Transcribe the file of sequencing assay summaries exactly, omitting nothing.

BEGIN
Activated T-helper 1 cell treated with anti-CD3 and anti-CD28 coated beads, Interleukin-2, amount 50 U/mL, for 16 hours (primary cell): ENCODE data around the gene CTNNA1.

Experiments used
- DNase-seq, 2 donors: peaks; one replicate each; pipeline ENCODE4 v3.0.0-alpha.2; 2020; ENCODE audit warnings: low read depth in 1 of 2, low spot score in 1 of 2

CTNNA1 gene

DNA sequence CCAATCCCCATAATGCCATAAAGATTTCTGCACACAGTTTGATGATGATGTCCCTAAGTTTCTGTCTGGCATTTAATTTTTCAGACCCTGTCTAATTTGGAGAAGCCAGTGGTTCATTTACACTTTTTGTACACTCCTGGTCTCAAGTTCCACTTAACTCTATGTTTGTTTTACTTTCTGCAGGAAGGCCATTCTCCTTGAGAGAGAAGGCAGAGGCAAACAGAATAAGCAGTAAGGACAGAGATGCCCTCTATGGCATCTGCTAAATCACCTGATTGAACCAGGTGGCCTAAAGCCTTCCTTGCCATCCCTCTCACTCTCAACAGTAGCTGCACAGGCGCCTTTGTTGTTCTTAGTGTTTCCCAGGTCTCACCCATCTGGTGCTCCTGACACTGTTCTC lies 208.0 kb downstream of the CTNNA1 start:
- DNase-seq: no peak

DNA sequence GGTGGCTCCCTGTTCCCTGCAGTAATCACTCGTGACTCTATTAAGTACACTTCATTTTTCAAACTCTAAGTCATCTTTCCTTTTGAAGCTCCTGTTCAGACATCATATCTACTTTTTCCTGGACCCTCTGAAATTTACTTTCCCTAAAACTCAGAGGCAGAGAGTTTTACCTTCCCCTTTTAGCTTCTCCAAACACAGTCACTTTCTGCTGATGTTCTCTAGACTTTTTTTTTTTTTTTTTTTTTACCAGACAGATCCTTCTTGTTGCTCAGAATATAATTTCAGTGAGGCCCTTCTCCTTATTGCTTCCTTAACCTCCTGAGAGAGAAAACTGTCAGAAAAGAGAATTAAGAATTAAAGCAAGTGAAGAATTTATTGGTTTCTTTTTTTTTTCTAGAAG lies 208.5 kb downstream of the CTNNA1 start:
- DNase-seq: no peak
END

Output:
Activated T-helper 1 cell treated with anti-CD3 and anti-CD28 coated beads, Interleukin-2, amount 50 U/mL, for 16 hours (primary cell): ENCODE data around the gene CTNNA1.

Experiments used
- DNase-seq, 2 donors: peaks; one replicate each; pipeline ENCODE4 v3.0.0-alpha.2; 2020; ENCODE audit warnings: low read depth in 1 of 2, low spot score in 1 of 2

CTNNA1 gene

DNA sequence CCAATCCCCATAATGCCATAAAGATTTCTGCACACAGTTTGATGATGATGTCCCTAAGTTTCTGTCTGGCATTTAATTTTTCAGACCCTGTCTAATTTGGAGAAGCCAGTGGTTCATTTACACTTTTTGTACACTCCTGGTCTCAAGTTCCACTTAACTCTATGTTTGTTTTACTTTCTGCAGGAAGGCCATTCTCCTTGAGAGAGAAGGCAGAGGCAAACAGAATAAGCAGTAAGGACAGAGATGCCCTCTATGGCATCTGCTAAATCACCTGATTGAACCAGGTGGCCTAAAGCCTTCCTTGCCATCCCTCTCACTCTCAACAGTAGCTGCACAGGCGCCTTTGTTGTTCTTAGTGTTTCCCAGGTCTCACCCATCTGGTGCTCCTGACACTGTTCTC lies 208.0 kb downstream of the CTNNA1 start:
- DNase-seq: no peak

DNA sequence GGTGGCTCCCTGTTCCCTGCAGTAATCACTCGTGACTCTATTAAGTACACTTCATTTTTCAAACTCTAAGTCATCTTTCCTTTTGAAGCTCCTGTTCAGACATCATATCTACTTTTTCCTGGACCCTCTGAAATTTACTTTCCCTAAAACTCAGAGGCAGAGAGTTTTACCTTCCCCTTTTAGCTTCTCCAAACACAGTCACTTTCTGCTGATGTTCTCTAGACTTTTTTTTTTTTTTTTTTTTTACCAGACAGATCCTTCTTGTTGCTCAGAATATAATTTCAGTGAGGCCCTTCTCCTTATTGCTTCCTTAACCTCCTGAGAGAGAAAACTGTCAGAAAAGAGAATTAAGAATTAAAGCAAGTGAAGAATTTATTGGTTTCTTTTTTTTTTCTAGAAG lies 208.5 kb downstream of the CTNNA1 start:
- DNase-seq: no peak